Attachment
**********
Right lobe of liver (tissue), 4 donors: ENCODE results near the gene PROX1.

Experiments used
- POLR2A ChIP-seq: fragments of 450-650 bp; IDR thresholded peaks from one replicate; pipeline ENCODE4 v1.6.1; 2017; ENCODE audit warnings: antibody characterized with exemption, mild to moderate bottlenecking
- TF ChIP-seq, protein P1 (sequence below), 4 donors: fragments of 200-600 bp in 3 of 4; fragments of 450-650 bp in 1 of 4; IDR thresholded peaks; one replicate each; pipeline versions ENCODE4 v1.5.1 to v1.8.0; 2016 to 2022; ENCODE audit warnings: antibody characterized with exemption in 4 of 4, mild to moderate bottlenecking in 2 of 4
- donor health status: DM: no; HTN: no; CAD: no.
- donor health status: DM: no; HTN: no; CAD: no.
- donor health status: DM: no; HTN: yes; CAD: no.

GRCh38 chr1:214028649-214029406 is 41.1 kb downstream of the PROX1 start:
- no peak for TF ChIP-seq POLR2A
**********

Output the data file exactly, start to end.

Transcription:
Right lobe of liver (tissue), 4 donors: ENCODE results near the gene PROX1.

Experiments used
- POLR2A ChIP-seq: fragments of 450-650 bp; IDR thresholded peaks from one replicate; pipeline ENCODE4 v1.6.1; 2017; ENCODE audit warnings: antibody characterized with exemption, mild to moderate bottlenecking
- TF ChIP-seq, protein P1 (sequence below), 4 donors: fragments of 200-600 bp in 3 of 4; fragments of 450-650 bp in 1 of 4; IDR thresholded peaks; one replicate each; pipeline versions ENCODE4 v1.5.1 to v1.8.0; 2016 to 2022; ENCODE audit warnings: antibody characterized with exemption in 4 of 4, mild to moderate bottlenecking in 2 of 4
- donor health status: DM: no; HTN: no; CAD: no.
- donor health status: DM: no; HTN: no; CAD: no.
- donor health status: DM: no; HTN: yes; CAD: no.

GRCh38 chr1:214028649-214029406 is 41.1 kb downstream of the PROX1 start:
- no peak for TF ChIP-seq POLR2A